22. Dear Julie - Thank you for your article. I just read the SLATE article by E. Graff and was so angry I answered many of the completely ignorant comments about International adoption. I am the mother of two children (a 15-yr-old daughter from China and an 11-yr-old son from Cambodia.) One person mentioned Graff original article. When I read it I thought -this woman has an agenda - she either works for UNICEF, has an anger issue or an anti-adoption agenda. I was disheartened to see she had won two journalism awards. I thought the article was slanted, biased and had a hidden agenda. Did we all think E. Graff was a man? Graff is a woman - I was surprized too. Your answer was right on, although unfortunately, I doubt many of the ignorant people who commented on the Slate article will see a balanced article on this issue. (The Galindo incidents were 10 years ago. No one from our agency has been to Cambodia since we went in 2000 - it's been closed since then.) It's awful to have this kind of prejudice against our adopted children. Thanks for sticking up for us.

  23. ZORA - Some answers (from an adoptive mom and volunteer for an adoptive agency). Reputable agencys only work with facilitators and attorneys in countries that they personally know. The HAGUE treaty (signed by the US and many countries where children can be adopted) has put into place many new rules on how international adoptions can be processed, specifically to address past abuse of trafficking.
    2. Ethiopia: Countries that have available children open and close. Korea opened up after the Korean War and is a country from which most adoptions have come. China opened up in the early '90's due to their one-child policy. Some South and Central American countries have opened and closed. The US will only allow you to adopt from countries where we have diplomatic relations and the country must have a viable, safe and predictable adoption system. So although Afghanistan and Iraq are war torn with many orphans, one cannot adopt from those countries. China has allowed adoptions for 20 years, while their one-child policy has decreased the population, birth control is being used, Chinese couples are allowed to adopt and a growing economy has some couples deciding not to even have children. Other countries like Guatamala are closing. Ethopia, because of the AIDS devastation, has left many children as orphans. The programs there are well-run (our staff has been there personally to see the orphanages) and children are available for adoption.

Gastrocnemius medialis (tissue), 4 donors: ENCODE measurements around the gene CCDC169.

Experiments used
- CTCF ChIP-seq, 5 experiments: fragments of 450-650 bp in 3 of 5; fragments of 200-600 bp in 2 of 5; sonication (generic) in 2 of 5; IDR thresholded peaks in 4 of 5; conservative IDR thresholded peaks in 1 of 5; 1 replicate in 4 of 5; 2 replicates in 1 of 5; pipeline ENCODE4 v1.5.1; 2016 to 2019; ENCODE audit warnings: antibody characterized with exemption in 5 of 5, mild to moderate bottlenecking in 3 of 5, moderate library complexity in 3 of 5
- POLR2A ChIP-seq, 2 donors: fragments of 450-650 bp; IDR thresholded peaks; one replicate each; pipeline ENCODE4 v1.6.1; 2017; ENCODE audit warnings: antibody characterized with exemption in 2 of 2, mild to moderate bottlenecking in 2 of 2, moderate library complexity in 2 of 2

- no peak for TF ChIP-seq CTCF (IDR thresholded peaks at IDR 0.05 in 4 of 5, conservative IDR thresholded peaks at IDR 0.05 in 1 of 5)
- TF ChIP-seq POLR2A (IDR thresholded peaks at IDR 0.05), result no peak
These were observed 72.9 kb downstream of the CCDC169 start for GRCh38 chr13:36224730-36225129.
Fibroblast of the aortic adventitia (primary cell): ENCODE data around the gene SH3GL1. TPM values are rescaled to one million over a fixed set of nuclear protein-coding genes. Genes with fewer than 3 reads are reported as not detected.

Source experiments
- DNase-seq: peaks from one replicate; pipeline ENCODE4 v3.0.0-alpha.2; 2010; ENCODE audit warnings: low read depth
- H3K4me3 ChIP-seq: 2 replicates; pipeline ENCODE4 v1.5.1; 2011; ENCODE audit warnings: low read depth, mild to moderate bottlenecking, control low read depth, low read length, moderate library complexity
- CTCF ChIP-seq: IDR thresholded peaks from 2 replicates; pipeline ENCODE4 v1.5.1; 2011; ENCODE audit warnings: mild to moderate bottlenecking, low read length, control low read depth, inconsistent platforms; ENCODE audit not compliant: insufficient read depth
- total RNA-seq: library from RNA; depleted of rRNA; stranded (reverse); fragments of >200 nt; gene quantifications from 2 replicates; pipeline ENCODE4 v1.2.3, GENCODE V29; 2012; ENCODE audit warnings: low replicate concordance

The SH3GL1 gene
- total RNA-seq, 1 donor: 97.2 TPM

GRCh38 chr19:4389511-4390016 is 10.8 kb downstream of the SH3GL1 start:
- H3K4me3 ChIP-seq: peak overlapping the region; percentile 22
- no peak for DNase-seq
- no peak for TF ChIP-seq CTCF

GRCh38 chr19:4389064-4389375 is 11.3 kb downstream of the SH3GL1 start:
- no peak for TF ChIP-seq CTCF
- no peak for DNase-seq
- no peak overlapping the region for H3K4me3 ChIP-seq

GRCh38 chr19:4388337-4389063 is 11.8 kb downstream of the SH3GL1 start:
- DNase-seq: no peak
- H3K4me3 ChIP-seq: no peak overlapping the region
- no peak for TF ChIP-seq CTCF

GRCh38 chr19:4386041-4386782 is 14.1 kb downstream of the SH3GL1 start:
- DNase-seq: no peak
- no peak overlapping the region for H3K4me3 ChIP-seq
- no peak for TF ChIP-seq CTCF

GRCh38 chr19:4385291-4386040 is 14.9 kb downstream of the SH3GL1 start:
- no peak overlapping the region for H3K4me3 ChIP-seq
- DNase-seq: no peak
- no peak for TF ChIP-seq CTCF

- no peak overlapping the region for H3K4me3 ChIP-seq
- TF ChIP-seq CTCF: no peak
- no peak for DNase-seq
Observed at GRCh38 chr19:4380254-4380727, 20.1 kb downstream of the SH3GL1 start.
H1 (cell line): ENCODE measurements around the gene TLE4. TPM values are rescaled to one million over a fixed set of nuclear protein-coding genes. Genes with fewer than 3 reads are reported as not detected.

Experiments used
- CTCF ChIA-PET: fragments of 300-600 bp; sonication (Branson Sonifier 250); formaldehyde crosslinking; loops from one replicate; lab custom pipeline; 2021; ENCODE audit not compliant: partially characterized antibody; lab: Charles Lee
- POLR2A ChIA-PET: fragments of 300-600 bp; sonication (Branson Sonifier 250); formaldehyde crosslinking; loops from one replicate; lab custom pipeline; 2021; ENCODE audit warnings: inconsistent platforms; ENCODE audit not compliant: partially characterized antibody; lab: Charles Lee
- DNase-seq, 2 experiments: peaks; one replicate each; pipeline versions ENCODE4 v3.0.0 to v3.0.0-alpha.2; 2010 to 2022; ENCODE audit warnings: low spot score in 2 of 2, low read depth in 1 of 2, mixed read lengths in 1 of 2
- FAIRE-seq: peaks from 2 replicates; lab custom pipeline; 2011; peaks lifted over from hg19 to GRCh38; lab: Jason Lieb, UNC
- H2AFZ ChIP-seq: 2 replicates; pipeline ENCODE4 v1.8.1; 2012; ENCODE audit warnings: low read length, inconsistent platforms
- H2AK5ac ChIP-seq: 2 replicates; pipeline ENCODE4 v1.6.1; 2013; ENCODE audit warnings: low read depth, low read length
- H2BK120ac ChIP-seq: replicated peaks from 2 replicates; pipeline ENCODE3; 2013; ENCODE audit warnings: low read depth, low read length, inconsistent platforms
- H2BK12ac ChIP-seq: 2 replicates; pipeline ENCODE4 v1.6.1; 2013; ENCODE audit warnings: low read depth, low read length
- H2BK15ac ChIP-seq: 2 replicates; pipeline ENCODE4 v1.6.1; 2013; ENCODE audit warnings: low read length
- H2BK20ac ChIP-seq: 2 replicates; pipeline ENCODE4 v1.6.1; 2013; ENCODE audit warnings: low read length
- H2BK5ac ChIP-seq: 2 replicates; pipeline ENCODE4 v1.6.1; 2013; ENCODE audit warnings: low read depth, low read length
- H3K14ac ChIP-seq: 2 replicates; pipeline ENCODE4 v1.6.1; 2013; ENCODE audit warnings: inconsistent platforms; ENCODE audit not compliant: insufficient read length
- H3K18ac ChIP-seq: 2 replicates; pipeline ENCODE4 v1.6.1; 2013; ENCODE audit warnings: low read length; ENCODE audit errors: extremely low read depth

3. Questions? Couples and single people hoping to adopt/become parents pick an agency to work with that has a good reputation for working with honest and principaled facilitators and attorneys that have the child's best interests not their pocketbook in mind. Prospective parents now have a choice of working with an agency that is HAGUE compliant or not.

    4. Ethiopian adoptions? I just went to our annual training and heard from one family who have gone to Ethopia twice and also our staff who went there to look at the programs first hand. I have not heard anyone from the International adoptive community talk about any corruption.

    5. Stars - I believe Jolie went thru the same process as we did when we went to Cambodia (around the same year). I was told Jolie went to the orphanage and then later returned to get her son. I do not believe her adoption was any faster than ours - but I can't verify that. Madonna is not scot free with her second attempt to adopt.
    Thanks for your good questions -= I hope this has helped. Mother of a 15-yr old talented athlete and honor student daughter & an 11-yr old fun, athletic, popular son.